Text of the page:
Sara Reply:

    I agree with you Steven, that most important things it that the majority of days and feelings are positive and if it goes the other way around, it might be good to take a break. My friend and classmate had spent a year in Beijing before and then after some years back to Europe, came to study in Guangzhou. After half a year she decided to go back. It was hard decision for her and she pondered over it for weeks. But at that point I think she made the right decision.

    Before I came to China I was quite worried will I like it or not. It was the biggest dream of mine to come to China and so I had a lot of pressure that it should go well. It would have been, and maybe would be, difficult to me if some day I would start hating China completely. But it’s also important to remember that things change and people change. We should always think what is the best decision at the moment. And right now for me it’s to stay in Guangzhou and enjoy it to the fullest!

  • Jules

    Oh, I can totally relate to the experience of sitting around debating whether or not to go to the grocery store!

    I think I usually don’t complain, except with my roommate. There are not many foreigners in my area, so there aren’t people to complain to…which is good because I think, like you described, it makes me think about why things are the way they are…and that I don’t have the right to have expectations in another culture.
    Great post!

    Sara Reply:

    Thank you for joining the discussion Jules! I would like to connect more with the locals, but haven’t succeeded in it. I have high hopes that when starting my BA degree here I would find a nice group to fit into. With foreigners and Chinese that I could later on call my friends. But before that I’ll do my best to go to the grocery store and fight the complaints.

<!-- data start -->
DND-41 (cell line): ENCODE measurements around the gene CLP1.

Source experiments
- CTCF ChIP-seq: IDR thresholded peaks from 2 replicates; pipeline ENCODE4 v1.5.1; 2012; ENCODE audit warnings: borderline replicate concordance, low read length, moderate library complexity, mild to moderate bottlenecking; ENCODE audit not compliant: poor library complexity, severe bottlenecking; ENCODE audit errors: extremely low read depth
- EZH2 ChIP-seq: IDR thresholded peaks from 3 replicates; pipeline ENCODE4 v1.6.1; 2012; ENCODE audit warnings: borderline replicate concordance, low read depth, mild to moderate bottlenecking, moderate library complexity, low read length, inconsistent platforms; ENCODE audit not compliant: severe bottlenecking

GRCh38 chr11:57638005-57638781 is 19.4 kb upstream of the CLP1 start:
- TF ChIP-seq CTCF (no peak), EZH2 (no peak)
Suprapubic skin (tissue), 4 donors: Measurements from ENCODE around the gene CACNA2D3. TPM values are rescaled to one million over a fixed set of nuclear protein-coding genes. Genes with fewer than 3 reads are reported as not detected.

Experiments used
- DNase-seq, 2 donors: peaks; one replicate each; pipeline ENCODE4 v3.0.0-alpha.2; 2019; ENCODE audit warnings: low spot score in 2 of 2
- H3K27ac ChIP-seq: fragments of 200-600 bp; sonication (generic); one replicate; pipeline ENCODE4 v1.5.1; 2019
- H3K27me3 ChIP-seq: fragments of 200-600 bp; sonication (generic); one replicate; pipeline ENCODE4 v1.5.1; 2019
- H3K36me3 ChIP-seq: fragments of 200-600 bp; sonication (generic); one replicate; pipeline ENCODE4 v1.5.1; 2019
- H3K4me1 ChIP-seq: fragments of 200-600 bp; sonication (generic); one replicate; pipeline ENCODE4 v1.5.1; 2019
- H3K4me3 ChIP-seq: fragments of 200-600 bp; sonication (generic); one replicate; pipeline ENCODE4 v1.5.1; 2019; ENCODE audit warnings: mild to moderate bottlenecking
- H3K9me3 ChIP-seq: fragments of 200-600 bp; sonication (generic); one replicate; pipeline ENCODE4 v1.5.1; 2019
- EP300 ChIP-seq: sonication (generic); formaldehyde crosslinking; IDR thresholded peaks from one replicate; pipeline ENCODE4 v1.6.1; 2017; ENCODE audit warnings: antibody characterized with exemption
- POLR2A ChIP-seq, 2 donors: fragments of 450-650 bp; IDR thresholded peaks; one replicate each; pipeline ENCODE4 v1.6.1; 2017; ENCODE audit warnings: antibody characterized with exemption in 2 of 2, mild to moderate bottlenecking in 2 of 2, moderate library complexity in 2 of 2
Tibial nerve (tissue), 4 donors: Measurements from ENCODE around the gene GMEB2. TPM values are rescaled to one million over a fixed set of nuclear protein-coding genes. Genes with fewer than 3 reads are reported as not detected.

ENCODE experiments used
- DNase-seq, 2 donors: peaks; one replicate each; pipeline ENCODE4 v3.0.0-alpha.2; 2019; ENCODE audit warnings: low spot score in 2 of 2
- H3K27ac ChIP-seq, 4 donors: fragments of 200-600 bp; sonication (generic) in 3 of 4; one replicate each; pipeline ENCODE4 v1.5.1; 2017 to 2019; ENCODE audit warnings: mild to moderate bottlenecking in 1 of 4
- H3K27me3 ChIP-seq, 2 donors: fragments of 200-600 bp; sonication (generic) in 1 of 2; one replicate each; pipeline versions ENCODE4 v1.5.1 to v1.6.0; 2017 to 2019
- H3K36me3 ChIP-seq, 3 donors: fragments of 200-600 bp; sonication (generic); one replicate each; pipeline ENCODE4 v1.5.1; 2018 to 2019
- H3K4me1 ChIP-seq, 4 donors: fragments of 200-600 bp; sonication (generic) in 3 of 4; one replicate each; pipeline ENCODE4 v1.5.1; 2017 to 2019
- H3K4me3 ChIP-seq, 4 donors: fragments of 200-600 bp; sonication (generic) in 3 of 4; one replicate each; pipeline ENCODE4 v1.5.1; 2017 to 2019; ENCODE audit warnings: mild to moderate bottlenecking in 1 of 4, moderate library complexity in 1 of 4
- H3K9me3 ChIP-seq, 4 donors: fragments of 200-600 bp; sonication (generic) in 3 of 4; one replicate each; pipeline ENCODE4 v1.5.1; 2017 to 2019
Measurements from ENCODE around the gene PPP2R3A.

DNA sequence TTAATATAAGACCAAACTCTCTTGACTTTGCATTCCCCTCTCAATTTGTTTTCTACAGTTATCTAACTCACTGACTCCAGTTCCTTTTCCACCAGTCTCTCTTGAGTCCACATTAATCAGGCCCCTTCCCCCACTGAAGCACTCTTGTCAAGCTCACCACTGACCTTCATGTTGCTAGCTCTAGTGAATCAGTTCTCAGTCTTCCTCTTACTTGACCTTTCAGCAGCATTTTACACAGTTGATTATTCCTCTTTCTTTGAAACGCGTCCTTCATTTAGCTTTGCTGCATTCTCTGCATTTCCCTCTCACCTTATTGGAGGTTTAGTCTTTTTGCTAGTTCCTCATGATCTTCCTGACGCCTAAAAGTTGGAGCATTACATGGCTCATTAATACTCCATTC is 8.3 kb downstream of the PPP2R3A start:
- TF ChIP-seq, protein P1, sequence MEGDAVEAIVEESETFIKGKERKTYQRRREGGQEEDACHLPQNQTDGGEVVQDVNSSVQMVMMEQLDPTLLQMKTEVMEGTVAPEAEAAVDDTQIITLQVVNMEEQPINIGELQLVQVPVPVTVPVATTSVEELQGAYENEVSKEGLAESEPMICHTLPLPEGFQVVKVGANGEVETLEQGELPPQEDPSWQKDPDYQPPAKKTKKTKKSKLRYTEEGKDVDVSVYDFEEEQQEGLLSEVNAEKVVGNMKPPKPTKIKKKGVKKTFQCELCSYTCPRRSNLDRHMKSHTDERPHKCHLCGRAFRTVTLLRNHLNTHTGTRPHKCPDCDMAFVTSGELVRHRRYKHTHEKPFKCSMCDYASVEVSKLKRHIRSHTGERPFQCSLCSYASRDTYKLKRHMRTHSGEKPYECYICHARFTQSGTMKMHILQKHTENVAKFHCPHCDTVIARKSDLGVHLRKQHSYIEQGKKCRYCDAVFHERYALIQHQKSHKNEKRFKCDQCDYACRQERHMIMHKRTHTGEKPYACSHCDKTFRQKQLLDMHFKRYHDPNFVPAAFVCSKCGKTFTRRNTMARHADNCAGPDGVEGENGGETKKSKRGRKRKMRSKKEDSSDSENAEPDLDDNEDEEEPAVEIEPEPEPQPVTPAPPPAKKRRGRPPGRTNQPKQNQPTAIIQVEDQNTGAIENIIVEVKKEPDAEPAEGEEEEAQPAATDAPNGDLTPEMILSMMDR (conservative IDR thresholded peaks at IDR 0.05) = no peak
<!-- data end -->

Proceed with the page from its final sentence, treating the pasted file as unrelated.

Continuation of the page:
• Ivy

    I think culture shock is inevitable thing that foreigners in China experience. This country is very different from any other country and there’s definitely an adjustment period; or more accurately, waves of adjustment periods!

    That said I think individuals experience it differently. Some people seem to never be able to adapt at all. These are usually the people who are constantly negative and wind up leaving after, at most, 2 years or so.

    I think China “long-termers” are people who are able to adapt and even pick up some local cultural habits. Certain practices and behaviors start to make sense after being here awhile, making friends, and learning the language. However even though I’ve been in China a few years there are certain things I’ll probably always find unacceptable, and that’s ok. I also still experience cultura shock, not infrequently might I add, after more than 7 years. The key is to keep it positive as much as possible, and to have some good Chinese friends. Learning the language is really important, too.